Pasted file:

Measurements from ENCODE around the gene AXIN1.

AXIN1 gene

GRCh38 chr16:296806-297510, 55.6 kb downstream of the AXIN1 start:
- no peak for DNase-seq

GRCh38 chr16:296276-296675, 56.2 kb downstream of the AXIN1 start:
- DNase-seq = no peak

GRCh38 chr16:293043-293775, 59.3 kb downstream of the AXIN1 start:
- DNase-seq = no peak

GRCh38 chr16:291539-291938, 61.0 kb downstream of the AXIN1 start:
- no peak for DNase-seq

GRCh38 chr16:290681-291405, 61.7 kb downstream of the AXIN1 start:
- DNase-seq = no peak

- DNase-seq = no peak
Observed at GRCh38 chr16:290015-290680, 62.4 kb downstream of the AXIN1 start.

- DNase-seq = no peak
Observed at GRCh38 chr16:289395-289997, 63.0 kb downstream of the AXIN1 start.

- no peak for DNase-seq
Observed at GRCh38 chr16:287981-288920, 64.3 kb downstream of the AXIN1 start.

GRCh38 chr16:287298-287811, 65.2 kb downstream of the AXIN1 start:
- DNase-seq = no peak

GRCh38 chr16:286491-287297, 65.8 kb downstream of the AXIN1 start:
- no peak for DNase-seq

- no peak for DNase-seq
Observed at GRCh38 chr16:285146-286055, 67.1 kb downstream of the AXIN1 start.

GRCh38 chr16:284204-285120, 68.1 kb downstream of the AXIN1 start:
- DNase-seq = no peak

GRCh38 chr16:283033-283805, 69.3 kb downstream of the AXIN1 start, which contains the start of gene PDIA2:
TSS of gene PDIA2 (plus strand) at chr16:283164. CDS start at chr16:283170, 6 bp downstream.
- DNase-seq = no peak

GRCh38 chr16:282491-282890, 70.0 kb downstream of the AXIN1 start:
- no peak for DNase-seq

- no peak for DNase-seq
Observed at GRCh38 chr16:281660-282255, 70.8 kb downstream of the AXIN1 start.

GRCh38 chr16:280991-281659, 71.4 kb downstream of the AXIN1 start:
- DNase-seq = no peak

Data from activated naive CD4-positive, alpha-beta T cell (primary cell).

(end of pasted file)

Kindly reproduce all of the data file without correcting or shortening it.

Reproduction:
Measurements from ENCODE around the gene AXIN1.

AXIN1 gene

GRCh38 chr16:296806-297510, 55.6 kb downstream of the AXIN1 start:
- no peak for DNase-seq

GRCh38 chr16:296276-296675, 56.2 kb downstream of the AXIN1 start:
- DNase-seq = no peak

GRCh38 chr16:293043-293775, 59.3 kb downstream of the AXIN1 start:
- DNase-seq = no peak

GRCh38 chr16:291539-291938, 61.0 kb downstream of the AXIN1 start:
- no peak for DNase-seq

GRCh38 chr16:290681-291405, 61.7 kb downstream of the AXIN1 start:
- DNase-seq = no peak

- DNase-seq = no peak
Observed at GRCh38 chr16:290015-290680, 62.4 kb downstream of the AXIN1 start.

- DNase-seq = no peak
Observed at GRCh38 chr16:289395-289997, 63.0 kb downstream of the AXIN1 start.

- no peak for DNase-seq
Observed at GRCh38 chr16:287981-288920, 64.3 kb downstream of the AXIN1 start.

GRCh38 chr16:287298-287811, 65.2 kb downstream of the AXIN1 start:
- DNase-seq = no peak

GRCh38 chr16:286491-287297, 65.8 kb downstream of the AXIN1 start:
- no peak for DNase-seq

- no peak for DNase-seq
Observed at GRCh38 chr16:285146-286055, 67.1 kb downstream of the AXIN1 start.

GRCh38 chr16:284204-285120, 68.1 kb downstream of the AXIN1 start:
- DNase-seq = no peak

GRCh38 chr16:283033-283805, 69.3 kb downstream of the AXIN1 start, which contains the start of gene PDIA2:
TSS of gene PDIA2 (plus strand) at chr16:283164. CDS start at chr16:283170, 6 bp downstream.
- DNase-seq = no peak

GRCh38 chr16:282491-282890, 70.0 kb downstream of the AXIN1 start:
- no peak for DNase-seq

- no peak for DNase-seq
Observed at GRCh38 chr16:281660-282255, 70.8 kb downstream of the AXIN1 start.

GRCh38 chr16:280991-281659, 71.4 kb downstream of the AXIN1 start:
- DNase-seq = no peak

Data from activated naive CD4-positive, alpha-beta T cell (primary cell).